You are positive that you’re not eating more food or “junkier” food but you’re still gaining weight.
Is this possible?
Yes! You are NOT crazy!
And here’s why.
We both know that the whole “calories in, calories out” argument is an overly simplistic view of weight.
There’s definitely more to the story than just what you’re eating, right?
A lot of this comes right down to your metabolic rate which is affected by various things such as: your activity level, history of dieting, body composition, and even WHAT you eat.
But, let’s go beyond the “eat less and exercise more” advice and dive into some of the less obvious underlying reasons why you may be gaining weight even though you’re eating the same.
- Overworked Liver;
Your liver is crucially important to toxins elimination. Through its detoxification power, your liver keeps your hormones regulated and eliminates unwanted waste — an ongoing job. But if your liver isn’t able to complete its tasks due to too many accumulated toxins, you’ll suffer from symptoms of hormonal imbalance.
This important — but little-known — connection between your liver and your hormones can lead to one of the most frustrating symptoms of hormonal imbalance: stubborn weight gain. Other common symptoms include fatigue, brain fog and acne.
Your Thyroid Hormones
Your thyroid is the master controller of your metabolism and can be a massive contributor to your weight gain. There are several things that can affect it and throw it off course.
When your thyroid gets off course and produces fewer hormones your metabolism slows down – which leads to uncontrolled weight gain. Even though you’re eating the same way you always have.
Pro Tip: Talk with your doctor about having your hormones tested. Oh, and try the thyroid-friendly recipe that I created for you Here
There are many research studies that show the influence that sleep has on your metabolic rate.
It is believed that insufficient amounts of sleep affect your hunger-regulating hormones, leptin and ghrelin. This and other studies have shown that when you are sleep deprived, your body decreases production of leptin (whose job it is to tell your brain when you’re full and should stop eating), while at the same time increasing levels of ghrelin, a hormone that triggers hunger.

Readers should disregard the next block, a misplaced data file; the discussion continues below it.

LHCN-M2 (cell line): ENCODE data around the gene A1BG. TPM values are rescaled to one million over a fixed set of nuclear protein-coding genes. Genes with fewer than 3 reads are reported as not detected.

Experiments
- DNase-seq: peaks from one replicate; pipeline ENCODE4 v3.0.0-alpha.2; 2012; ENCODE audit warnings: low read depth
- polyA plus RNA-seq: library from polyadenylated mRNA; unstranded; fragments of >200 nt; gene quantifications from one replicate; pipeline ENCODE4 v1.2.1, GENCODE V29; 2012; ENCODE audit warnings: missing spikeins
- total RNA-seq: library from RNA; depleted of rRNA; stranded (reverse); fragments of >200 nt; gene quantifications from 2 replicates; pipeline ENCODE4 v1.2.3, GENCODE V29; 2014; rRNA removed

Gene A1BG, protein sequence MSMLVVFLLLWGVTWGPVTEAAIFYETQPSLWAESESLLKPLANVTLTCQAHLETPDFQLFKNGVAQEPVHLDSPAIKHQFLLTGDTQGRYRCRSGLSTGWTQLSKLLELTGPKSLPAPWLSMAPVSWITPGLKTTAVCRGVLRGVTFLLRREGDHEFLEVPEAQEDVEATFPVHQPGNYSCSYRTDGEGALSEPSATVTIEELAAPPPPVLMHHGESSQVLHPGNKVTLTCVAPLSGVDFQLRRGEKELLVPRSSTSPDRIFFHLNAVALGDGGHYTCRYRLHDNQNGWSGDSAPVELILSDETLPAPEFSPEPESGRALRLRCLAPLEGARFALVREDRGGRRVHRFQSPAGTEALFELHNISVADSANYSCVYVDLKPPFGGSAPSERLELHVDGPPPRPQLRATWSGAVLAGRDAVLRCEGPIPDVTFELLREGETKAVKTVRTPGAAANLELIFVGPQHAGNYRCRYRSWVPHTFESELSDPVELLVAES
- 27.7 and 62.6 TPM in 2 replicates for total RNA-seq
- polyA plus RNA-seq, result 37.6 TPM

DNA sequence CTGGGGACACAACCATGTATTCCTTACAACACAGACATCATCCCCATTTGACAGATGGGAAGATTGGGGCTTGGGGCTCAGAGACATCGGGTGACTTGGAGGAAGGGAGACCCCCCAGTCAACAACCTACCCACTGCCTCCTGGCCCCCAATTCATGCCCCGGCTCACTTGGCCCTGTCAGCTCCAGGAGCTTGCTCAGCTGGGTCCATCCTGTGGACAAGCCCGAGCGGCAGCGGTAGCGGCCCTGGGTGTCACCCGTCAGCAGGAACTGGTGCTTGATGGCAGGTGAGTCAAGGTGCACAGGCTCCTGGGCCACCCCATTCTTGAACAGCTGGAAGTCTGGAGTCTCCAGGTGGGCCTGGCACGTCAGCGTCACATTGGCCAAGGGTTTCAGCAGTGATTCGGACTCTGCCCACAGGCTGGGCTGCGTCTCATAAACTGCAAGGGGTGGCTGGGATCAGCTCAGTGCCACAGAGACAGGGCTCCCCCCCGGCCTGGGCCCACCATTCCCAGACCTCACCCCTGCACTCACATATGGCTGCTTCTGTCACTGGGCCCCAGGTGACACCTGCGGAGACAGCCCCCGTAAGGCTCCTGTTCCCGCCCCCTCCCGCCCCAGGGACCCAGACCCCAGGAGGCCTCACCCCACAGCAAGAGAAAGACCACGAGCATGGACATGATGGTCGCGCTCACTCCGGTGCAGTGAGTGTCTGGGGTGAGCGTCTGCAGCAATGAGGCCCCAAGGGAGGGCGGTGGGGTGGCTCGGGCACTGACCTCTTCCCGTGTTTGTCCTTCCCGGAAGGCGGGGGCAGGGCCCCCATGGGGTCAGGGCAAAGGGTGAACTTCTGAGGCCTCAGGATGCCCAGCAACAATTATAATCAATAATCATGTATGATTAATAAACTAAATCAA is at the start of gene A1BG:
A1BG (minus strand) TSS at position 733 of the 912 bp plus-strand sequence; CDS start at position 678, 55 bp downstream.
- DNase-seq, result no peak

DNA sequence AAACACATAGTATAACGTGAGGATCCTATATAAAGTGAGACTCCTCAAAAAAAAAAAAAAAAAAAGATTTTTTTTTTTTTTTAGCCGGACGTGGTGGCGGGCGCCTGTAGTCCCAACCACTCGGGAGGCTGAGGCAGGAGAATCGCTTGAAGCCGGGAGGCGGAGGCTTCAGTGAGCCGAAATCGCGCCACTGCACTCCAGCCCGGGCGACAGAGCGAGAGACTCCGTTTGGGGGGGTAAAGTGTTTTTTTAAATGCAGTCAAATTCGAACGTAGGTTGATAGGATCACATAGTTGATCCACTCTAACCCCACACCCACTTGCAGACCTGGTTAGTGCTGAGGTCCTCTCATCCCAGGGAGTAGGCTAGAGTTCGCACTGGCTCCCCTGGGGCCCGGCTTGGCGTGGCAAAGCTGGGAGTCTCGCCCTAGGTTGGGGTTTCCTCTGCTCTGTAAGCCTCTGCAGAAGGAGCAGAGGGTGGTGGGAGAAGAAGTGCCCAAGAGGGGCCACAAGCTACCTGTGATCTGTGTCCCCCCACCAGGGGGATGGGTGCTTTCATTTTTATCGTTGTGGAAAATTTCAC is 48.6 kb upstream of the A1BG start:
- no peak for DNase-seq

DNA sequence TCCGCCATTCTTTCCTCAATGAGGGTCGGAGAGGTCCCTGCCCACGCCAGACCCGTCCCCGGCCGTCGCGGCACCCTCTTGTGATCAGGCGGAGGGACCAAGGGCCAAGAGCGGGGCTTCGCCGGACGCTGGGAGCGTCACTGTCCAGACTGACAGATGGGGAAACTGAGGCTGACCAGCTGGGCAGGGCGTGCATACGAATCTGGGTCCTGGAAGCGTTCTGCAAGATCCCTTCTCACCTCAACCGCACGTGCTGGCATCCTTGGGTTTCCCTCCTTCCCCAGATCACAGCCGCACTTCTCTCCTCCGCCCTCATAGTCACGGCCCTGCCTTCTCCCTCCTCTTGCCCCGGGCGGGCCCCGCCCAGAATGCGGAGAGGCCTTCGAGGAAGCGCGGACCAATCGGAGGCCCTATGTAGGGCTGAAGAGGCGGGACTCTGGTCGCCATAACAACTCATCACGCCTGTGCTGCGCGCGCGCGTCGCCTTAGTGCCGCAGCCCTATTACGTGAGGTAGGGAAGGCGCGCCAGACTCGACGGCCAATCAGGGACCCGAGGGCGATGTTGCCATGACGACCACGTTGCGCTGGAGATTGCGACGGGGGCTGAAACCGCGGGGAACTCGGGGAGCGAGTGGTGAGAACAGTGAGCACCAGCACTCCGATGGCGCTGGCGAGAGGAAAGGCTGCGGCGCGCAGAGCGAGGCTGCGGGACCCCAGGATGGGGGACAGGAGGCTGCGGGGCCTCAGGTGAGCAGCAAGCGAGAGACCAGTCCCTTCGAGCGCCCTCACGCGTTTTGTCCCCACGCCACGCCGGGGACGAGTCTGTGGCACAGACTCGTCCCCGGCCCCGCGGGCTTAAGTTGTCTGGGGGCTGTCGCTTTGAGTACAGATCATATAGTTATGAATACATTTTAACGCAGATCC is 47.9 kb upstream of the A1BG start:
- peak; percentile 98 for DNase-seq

Lack of sleep also appears to affect glucose and fat utilization in your body, as well as energy metabolism – all of which can contribute to weight gain.
The general consensus is to get 7-9 hours of sleep every night to help avoid weight gain.
Pro Tip: Try to get at least 7 hours of sleep every night. Avoid before-bed snacks, particularly grains and sugars. Sleep in complete darkness or as close as possible. And.. NO TV right before bed. It is too stimulating to your brain and it will take longer to fall asleep.
It seems to be everywhere! So many things that can cause stress responses in your body.
When you’re constantly under stress your body continues to release stress hormones like cortisol. Cortisol adds fat to your belly area, but the message never gets sent that it’s okay for your body to let go of it.
The ongoing release of stress hormones can directly influence you to eat foods that are high in sugar and fat and also increases the drug-like satisfaction you get from eating certain foods like sugar. This causes stronger cravings that fuel further weight gain — often around the waist area. Many individuals with adrenal imbalance keep themselves going every day with multiple hits of sugar, fat and caffeine.
There are many factors that can affect your weight, even if you’re eating the same way you always have. Your liver’s ability to eliminate toxins and regulate your hormones, your thyroid function, the level of stress and how you manage it, and sleep are all interconnected to each other and can all contribute to weight gain, even if you’re eating the same way you always have.